There are three color modes, two of them sRGB, and one Adobe RGB. The first sRGB (mode Ia) is optimized for skin tones, and is the default setting. The second setting is Adobe RGB (mode II), offering a wider gamut than sRGB, meaning that it can capture and deliver more colors to a program like Photoshop, especially in the green range. It is recommended for photos that will be modified extensively on a computer. The second sRGB (mode IIIa) is optimized for landscape shots, and apparently more closely approximates the color space of the previous D100. 

In more than a few ways, the D70 is actually superior to its higher priced predecessor, and one of those is its continuous capture mode. It's not only faster at 3 frames per second compared to the D100's 2.5 fps, it also can capture far more frames without pausing. When using a fast Compact Flash card, like a SanDisk Ultra II (or presumably Lexar's forthcoming 80x cards, when they're available in another month or so), the buffer doesn't fill very quickly. One can watch the counter move down to about a five-frame capacity and slowly move down then back up. The faster the card, the more quickly the new buffer can offload the data, and in the case of high resolution images saved with the "normal" JPEG compression setting, the buffer may never fill at all. This is truly amazing, and a first with any digital camera we've seen. (Although forum poster RobN reminded Dave that the Kyocera/Contax "R" series of consumer cameras have this ability also. - But the D70 is indeed the first d-SLR that can do this. - Thanks Rob!) This effect requires a card with a speed rating of 60x or more.

The D70's built-in pop-up flash has an ISO 200 Guide Number of 15m/49ft (ISO 100 Guide Number would be 11/36; though the D70's ISO starts at 200, so this is only stated for comparison with other cameras and flash units). When a CPU lens is on the camera, Nikon's i-TTL is invoked, allowing complex measurements via low-power "almost invisible" preflashes right before the main flash, that the camera combines with distance information from the lens' CPU. This is excellent for fill flash, because the D70 uses its 1,005 segment Matrix meter to balance foreground lighting against backlighting. When a non-CPU lens is used, the built-in Speedlight supposedly only works in Manual mode, but my test unit showed no difference in flash behavior when I tried it with a couple of my older lenses.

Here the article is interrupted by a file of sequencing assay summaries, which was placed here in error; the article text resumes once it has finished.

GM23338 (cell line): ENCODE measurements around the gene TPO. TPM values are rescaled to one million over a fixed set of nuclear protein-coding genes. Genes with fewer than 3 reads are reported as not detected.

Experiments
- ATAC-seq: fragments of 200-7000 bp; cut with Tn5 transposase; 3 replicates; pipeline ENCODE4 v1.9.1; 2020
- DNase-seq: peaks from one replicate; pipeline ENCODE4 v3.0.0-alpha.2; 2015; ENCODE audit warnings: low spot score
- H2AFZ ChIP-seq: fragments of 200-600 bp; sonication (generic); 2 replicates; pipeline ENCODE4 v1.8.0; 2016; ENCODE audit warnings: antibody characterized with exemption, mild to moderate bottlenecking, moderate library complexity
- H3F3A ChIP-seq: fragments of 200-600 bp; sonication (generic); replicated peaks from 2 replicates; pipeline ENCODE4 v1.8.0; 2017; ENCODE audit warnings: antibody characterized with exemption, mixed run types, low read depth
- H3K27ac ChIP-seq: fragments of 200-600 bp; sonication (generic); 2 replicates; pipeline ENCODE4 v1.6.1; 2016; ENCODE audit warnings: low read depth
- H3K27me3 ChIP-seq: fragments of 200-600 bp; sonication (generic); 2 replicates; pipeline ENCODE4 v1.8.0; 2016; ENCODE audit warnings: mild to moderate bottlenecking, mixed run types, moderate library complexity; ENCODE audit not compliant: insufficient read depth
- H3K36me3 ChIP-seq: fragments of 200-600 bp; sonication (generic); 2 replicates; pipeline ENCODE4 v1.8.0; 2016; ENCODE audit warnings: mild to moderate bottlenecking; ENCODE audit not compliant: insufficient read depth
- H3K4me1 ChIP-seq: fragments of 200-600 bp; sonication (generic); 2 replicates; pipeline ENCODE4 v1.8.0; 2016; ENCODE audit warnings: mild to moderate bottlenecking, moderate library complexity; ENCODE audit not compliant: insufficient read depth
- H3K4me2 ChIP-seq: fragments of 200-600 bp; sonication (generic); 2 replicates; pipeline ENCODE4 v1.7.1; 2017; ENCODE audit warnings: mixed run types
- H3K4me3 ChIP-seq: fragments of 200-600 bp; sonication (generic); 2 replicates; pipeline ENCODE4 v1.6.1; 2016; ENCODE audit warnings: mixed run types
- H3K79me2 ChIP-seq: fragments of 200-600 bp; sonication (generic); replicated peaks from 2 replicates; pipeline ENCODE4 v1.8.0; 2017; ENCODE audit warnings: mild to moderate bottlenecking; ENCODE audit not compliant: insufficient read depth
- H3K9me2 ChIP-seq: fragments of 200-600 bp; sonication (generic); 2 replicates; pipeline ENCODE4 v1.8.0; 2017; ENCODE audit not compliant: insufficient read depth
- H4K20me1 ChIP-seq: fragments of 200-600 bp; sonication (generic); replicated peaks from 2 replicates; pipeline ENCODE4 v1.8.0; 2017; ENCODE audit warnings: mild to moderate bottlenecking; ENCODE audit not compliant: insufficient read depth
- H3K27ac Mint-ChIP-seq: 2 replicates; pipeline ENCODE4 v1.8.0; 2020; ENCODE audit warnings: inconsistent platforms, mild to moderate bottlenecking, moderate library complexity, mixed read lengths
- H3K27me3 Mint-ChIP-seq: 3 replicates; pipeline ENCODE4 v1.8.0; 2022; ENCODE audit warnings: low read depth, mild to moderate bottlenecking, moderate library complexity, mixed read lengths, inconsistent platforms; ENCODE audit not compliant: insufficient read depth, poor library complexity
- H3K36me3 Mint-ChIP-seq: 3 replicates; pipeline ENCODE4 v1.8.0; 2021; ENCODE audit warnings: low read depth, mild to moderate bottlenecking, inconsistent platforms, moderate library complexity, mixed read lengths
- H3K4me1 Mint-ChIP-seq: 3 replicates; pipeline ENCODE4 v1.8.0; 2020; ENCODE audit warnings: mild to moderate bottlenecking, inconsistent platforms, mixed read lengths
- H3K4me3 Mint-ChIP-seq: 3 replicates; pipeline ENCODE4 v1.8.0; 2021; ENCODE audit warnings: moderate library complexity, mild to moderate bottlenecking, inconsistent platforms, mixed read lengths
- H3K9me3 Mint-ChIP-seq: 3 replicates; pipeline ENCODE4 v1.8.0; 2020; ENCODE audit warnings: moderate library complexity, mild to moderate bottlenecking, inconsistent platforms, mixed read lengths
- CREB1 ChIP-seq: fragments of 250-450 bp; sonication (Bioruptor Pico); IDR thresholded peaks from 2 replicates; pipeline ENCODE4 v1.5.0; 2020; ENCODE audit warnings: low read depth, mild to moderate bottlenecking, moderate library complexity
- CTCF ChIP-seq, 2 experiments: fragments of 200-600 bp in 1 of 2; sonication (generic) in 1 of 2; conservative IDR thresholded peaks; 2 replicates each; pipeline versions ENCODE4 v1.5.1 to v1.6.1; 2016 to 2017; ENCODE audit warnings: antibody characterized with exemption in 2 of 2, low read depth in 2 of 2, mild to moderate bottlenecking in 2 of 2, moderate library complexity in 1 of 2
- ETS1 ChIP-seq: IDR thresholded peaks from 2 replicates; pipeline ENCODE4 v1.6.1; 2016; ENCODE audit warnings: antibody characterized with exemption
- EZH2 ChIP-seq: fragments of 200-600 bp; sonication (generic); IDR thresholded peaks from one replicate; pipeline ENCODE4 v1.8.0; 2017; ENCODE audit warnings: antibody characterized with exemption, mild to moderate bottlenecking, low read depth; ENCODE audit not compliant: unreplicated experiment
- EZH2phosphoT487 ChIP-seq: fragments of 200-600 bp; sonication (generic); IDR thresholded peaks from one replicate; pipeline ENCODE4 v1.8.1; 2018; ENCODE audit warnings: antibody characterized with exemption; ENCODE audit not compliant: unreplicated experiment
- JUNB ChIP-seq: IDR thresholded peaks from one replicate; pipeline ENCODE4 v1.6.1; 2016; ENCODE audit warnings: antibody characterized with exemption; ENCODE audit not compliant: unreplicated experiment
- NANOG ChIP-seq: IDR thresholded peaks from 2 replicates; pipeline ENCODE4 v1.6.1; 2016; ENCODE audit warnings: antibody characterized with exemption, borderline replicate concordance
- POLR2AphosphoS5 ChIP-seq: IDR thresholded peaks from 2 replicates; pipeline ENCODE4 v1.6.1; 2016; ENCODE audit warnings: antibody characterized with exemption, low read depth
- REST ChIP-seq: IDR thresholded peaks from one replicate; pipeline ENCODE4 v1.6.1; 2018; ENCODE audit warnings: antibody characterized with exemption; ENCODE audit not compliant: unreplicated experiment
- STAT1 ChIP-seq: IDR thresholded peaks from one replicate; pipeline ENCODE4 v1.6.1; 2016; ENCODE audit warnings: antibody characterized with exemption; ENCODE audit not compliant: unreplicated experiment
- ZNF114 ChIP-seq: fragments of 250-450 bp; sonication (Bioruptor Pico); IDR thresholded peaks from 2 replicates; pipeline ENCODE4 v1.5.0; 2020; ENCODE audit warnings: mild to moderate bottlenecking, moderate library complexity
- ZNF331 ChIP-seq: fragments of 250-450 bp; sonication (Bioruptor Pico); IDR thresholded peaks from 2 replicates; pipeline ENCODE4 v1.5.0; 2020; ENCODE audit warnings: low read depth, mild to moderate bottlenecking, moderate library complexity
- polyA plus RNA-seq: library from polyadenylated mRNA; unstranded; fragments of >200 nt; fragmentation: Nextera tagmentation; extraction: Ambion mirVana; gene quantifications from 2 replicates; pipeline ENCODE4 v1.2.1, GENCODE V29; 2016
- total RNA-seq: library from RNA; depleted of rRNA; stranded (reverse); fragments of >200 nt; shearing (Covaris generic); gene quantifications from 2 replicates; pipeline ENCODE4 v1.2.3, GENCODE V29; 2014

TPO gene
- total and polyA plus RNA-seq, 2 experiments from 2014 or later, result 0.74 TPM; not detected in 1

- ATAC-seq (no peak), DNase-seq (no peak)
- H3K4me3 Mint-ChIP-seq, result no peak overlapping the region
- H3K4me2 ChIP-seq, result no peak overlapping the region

Flash sync modes include Front-curtain sync, Red-eye reduction, Slow sync, Slow sync with red eye reduction, Rear- and Slow rear-curtain sync. In full Auto, Portrait, and Macro modes, Auto front curtain sync, Auto with red eye, and Off are the only options. In Night Capture mode, both Auto flash modes are of necessity Slow sync. Flash Exposure Compensation allows the user to adjust brightness from -3 to +1 EV, providing for very subtle fill-flash effects. 

The D70 uses Type I and Type II CF cards and MicroDrives. In addition to three JPEG compression levels, images can also be saved as NEF-format compressed RAW images, or simultaneously as RAW + JPEG files. Resolutions are 3,008 x 2,000, 2,240 x 1,488, and 1,504 x 1,000. When printed at 200 dpi, these can produce images as big as 15 x 10, 11 x 7.5, and 7.5 x 5 inches, respectively. A USB cable comes with the camera for uploads, as well as Nikon PictureProject software and a 30-day free trial of Nikon Capture. A video cable appropriate for the market (NTSC or PAL) is also included. 

One EN-EL3 Lithium Ion battery pack powers the D70, providing 7.4V at 1400mAh. Though the battery looks very much like the Canon BP-511, they're not compatible. The EN-EL gives very long run times in the D70, but unfortunately there is no battery pack/vertical grip planned for the camera, an advantage that both the D100 and Digital Rebel have. The battery door does not appear to be removable, and there also appear to be no controller contacts inside the battery compartment or camera bottom that would allow shutter and sub-command dial functions to pass through, only two battery contacts. (So don't hold your breath for a vertical grip to be announced later.)

Offering a 6.1 megapixel imager with beautiful tone and color as well as excellent resolution, a sturdy, competent build, capable of fast capture, and bundled with a very nice lens, all at an affordable price, the D70 is poised to be Nikon's next big hit. This is an amazingly capable camera, with excellent image quality and excellent optics, at a very affordable price. While more expensive than the Canon Digital Rebel, the D70 more than justifies its slight price premium with a plethora of enhanced features.